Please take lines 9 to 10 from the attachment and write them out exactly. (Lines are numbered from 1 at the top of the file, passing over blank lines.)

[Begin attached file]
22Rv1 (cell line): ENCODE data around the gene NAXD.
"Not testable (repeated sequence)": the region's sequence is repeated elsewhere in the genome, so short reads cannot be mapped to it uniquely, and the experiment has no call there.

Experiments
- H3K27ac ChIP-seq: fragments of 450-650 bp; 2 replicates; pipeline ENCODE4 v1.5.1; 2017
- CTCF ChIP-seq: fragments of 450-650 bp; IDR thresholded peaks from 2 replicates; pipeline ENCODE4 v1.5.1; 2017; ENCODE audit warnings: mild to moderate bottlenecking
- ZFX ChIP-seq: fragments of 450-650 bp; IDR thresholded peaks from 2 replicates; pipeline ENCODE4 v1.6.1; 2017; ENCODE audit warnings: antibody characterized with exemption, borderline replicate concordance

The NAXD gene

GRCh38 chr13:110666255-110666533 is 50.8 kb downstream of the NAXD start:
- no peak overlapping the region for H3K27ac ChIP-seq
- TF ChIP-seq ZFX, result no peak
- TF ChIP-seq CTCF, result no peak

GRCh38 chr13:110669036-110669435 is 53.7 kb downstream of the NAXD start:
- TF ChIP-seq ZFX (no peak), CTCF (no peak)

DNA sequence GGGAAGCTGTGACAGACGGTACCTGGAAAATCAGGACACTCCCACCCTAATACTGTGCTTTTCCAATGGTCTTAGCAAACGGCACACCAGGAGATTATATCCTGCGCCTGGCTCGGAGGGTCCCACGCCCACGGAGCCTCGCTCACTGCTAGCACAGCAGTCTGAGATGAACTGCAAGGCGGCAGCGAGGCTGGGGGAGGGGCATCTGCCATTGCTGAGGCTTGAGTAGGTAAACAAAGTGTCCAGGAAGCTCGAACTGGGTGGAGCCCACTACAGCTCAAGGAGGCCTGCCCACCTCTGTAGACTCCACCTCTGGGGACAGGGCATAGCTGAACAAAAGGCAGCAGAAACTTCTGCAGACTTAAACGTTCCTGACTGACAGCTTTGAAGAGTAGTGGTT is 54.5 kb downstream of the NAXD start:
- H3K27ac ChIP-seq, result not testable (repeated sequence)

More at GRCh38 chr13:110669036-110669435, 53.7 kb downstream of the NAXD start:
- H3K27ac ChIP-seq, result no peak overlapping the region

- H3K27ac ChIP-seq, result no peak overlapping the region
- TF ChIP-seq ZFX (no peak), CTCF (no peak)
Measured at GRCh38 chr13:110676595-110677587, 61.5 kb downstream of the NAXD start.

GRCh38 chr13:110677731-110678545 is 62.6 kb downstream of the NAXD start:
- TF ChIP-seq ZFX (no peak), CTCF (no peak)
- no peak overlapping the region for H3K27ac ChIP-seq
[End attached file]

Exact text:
- no peak overlapping the region for H3K27ac ChIP-seq
- TF ChIP-seq ZFX, result no peak